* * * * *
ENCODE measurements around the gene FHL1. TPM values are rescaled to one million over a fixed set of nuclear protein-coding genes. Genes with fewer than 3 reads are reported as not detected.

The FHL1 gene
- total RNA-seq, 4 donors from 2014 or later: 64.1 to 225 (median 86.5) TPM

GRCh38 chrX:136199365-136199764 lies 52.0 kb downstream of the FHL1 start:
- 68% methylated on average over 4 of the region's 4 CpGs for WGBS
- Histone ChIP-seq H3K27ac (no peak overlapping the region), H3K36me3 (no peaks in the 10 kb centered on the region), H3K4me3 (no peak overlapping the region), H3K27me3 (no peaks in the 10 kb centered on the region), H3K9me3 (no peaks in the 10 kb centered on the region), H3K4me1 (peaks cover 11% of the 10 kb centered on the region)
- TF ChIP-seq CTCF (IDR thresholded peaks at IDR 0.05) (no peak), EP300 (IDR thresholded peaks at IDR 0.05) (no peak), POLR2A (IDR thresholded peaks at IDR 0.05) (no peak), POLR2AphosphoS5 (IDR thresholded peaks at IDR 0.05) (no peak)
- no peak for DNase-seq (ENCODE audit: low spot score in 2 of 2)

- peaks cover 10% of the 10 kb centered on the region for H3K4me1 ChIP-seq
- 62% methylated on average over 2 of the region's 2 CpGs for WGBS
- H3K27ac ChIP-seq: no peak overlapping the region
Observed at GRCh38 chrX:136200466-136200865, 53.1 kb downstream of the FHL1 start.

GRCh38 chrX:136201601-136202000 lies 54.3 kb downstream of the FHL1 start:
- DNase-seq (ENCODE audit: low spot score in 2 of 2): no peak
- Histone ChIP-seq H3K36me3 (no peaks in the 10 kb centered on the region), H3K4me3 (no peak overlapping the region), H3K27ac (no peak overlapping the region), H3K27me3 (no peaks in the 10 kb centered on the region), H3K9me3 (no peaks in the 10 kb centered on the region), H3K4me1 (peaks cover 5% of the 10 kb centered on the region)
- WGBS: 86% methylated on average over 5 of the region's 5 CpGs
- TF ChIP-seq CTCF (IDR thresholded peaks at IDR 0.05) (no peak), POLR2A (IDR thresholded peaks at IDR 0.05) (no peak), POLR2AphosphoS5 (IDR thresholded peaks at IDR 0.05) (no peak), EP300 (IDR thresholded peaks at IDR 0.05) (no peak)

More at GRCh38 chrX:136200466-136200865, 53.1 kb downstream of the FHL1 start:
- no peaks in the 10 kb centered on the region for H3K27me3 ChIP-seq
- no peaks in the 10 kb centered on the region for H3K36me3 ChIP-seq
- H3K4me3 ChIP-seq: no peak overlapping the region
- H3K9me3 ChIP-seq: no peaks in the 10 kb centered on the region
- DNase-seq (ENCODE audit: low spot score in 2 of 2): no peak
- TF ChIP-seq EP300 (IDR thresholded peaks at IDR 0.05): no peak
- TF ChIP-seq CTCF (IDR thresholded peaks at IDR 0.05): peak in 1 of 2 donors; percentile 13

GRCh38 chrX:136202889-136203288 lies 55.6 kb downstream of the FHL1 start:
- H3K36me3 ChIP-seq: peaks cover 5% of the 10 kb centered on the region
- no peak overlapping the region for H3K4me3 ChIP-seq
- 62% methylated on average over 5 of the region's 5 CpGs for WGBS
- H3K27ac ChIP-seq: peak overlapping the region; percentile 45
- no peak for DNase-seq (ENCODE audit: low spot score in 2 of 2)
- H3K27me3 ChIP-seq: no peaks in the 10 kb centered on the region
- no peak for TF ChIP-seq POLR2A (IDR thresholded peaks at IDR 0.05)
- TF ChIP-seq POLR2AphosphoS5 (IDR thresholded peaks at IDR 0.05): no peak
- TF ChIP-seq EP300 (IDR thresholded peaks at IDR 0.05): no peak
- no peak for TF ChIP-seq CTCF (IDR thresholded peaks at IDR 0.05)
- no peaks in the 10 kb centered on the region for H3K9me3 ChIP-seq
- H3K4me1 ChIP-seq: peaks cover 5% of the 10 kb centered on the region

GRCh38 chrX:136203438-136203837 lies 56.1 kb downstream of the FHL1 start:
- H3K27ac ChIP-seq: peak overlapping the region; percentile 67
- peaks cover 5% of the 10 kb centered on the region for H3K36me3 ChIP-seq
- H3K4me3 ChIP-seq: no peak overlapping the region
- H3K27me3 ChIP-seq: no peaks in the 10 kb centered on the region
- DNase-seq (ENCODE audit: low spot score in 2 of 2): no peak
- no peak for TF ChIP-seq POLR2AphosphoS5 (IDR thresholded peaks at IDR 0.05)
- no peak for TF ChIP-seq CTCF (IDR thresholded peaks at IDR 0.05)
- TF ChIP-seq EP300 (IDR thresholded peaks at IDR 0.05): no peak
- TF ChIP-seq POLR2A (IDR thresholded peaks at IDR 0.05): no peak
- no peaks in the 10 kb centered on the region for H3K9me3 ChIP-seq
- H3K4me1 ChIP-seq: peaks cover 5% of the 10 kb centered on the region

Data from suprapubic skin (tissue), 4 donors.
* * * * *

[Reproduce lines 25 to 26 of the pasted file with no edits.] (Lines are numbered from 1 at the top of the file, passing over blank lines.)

- TF ChIP-seq CTCF (IDR thresholded peaks at IDR 0.05): peak in 1 of 2 donors; percentile 13

GRCh38 chrX:136202889-136203288 lies 55.6 kb downstream of the FHL1 start: